Li Gang, the director of China’s Government Liaison Office in Macau has downplayed the impact of the mainland’s drive to stamp out corruption on gambling revenue, saying “extremely few” corrupt mainland officials had gambled in the city. “The consecutive months of declines in the gross gaming revenues can be put down to several causes such as the slowdown in the growth of the mainland economy, the anti-corruption campaign in the mainland, more casinos opening in neighboring regions…as well as natural adjustment,” Li said bringing some common sense to the ‘diversified’ analysis we’ve been bombarded with lately in a frenzy of “excuses” for the slowdown of our major industry. He also insisted on diversification, saying basically that the gov’t must work 24×7 on it. But in a remark that may have caused some shivers in (targeted?) casino bosses, Mr Li also said the Macau government should collect public opinion on the gaming industry as part of its mid-term review of the casino operators.
Just months before the opening of the Parisian in Cotai, the city heard with surprise on Friday 16 that Edward Tracy is to retire from his executive positions at Sands China, namely as President and CEO, effective March 6. The staff arrived that day to work at the Sands properties and were mostly sad and shocked with the sudden turn of events. Mr Tracy is an engaging personality and, as he did in the past, he lives in the property he manages in order to be, as he puts it, “available 24×7” to both staff and clients. With 28,000 employees and 100,000 visitors a day, together with an array of on-going non-gaming activities to manage, “Tracy’s are tough shoes to fill,” as an observer told the Times last week. More so in times of change toward a less-gambling dependent economy, which has been Tracy’s vision ever since he set foot in Macau. The next card to be dealt by Adelson must be a sound one.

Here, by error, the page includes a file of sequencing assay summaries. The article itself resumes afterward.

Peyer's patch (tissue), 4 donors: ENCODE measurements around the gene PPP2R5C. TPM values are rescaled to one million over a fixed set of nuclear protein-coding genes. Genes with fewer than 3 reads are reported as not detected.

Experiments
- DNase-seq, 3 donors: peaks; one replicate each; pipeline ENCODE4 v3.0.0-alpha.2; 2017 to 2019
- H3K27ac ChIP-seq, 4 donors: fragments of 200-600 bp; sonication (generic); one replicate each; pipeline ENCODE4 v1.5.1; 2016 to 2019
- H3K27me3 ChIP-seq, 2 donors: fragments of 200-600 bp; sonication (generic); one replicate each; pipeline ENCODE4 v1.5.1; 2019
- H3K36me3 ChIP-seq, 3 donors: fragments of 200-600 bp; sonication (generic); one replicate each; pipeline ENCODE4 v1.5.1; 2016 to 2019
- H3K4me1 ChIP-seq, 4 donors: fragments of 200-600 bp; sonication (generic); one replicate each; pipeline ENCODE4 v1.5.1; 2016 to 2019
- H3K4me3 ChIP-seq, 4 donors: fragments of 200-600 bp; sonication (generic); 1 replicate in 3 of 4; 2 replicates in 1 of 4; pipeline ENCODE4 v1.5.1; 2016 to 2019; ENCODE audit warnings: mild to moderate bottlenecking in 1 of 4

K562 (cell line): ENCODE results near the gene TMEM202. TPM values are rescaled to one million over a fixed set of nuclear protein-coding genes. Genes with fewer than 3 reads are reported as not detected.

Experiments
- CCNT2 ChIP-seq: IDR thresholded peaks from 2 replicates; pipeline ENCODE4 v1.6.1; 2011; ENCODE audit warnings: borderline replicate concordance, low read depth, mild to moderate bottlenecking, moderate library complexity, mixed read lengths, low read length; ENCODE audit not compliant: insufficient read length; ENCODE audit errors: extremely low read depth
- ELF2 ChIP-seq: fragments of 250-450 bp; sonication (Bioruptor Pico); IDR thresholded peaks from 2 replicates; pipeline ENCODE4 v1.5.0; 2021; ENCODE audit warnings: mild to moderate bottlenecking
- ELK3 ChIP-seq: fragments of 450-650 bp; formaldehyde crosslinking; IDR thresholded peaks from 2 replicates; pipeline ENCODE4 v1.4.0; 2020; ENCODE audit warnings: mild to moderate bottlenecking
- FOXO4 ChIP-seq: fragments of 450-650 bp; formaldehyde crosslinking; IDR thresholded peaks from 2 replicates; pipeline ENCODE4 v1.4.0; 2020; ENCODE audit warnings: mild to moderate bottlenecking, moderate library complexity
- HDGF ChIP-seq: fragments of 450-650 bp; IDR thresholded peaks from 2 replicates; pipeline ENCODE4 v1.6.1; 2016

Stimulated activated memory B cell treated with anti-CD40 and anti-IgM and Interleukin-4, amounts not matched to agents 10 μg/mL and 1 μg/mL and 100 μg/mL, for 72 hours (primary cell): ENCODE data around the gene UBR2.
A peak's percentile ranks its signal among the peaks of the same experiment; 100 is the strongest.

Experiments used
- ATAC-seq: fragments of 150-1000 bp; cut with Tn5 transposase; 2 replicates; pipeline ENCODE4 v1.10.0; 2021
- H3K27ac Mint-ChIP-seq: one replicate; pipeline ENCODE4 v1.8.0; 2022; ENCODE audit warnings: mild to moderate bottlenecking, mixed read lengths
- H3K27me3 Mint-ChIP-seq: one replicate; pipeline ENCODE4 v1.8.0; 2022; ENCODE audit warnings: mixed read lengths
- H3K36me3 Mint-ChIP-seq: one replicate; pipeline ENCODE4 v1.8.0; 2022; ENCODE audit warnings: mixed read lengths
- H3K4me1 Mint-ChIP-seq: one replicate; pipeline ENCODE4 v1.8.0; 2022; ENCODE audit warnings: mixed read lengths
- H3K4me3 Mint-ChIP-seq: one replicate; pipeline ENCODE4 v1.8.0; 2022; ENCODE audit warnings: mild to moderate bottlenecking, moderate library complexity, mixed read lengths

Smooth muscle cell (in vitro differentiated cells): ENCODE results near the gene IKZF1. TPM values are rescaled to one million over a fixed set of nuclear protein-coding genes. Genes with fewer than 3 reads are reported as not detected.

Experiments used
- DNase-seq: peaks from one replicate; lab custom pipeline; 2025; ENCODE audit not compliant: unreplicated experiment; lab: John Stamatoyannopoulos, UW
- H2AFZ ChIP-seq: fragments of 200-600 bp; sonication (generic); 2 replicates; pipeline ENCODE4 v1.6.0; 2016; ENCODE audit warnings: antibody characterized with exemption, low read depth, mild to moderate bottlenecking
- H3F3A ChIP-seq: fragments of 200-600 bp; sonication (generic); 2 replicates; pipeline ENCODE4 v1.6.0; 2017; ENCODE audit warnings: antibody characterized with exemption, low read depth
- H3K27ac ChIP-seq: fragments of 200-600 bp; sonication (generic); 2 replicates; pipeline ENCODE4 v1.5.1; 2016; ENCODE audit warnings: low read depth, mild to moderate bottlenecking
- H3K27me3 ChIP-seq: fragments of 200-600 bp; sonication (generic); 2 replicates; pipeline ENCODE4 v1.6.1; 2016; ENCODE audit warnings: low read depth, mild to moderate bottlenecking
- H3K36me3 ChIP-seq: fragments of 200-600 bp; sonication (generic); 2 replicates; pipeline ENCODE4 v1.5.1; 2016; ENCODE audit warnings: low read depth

Secretary Raimundo do Rosario was given probably the worst hand to play: from traffic to housing and the light rail… The Audit Report published this week about the LRT project’s total “derailment” in terms of schedule and budget didn’t come exactly as a surprise to the public. But, boy, a “massive” budget deviation from the already inflated MOP14 billion estimate and a “severe delay” in the Taipa section of more than 300 days, are still…news! Mr Rosario will have to be almost a magician to make a u-turn and put the LRT and the whole transport system in the city on the right path. For now, he has put relevant LRT sites working 24×7! Which may buy him some trouble with already stressed residents. PC